Awash in the Seas of Life

Today was my first full day of training at the Seattle Aquarium. It was long, and therefore hard to stay focused all the time- but it was a lot of fun. I'm very looking forward to teaching and sharing and guiding, and I learned a good deal today as well- about specific organisms of the Puget Sound, and about certain general aspects of different organisms.

We first did a zooplankton "drop"- the first I've done in a long time. Actually, I'm used to trawls behind a ship, so this was a bit different, and came up with a much smaller sample, but one still Diatomswith many interesting organisms, including a miniature shrimp. With apologies for the videofeed, there is one swimming about below. There was also a phytoplankton drop, and I got to see my first diatoms in a long time, alive that is. Cute little glass buggers, I think.

Next to the TV-scope where they show the plankton is a "wetlab", with Seapens and California SeapenCalifornia Market Squid eggsMarket Squid eggs. (Yes, that's their actual common name. I'm not sure what they're most commonly used for though.) Seapens are colonial Cniderians, related to anemones and jellies. (Those are what we used to call jellyfish, but we dropped that a bit after we stopped calling seastars starfish. It's a PC thing, but frankly the lawsuits from the respective jellies and seastars weren't worth the hassle.)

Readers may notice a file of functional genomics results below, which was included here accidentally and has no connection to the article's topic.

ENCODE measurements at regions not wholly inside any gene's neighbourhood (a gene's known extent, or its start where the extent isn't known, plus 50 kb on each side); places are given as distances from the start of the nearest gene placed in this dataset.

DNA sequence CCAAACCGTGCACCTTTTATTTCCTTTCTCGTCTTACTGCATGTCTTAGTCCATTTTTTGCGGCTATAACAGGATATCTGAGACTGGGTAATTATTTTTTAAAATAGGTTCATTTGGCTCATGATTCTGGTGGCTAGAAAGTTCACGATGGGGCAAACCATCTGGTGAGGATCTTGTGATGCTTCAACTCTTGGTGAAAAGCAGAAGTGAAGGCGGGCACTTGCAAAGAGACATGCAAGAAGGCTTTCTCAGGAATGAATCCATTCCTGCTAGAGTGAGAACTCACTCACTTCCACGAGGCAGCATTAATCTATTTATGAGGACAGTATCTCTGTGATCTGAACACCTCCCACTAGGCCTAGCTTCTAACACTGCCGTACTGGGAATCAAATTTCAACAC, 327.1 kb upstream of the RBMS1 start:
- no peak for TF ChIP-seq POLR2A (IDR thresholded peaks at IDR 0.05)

Nudibranch & Sedentary PolycheatesAfter the plankton bit we spent the rest of the day on the best of God's creatures, the invertebrates, and I must confess my mind is now awash with too much information to process all at once. The nudibranch and sedentary polychaetes we looked at in the invertebrate survey were particularly interesting. Polychaetes may be worms, but they clearly demonstrate how beautiful a worm can be.
Jellies in the Jelly Donut

On the mainfloor is the "jelly donut", where the moon jellies continually swim in a generated circular current. I learned that there actually are a couple poisonous varieties of jelly in the waters of the Puget Sound- the Fried Egg and Lion's Mane Jellies, reaching up to eight feet in diameter with forty foot tentacles. They say confession is good for the soul, so let me also say I've spent a good half hour repeatedly watching this video in order to better understand their propulsion procedure. Go ahead- it's both fascinating and meditative!

AnemonesAnd for the kids, there's a wetlab, one-finger touch area, with anemone and seastars galore. I loved the clam (death) bed, the sad remains of many seastar lunches.




Towards the end I took the opportunity to stand before the Pacific Rim display, remembering many old dear friends from Hawaii- clown triggerfish, parrotfish, blue tang (Dory), and a bit of a surprise...


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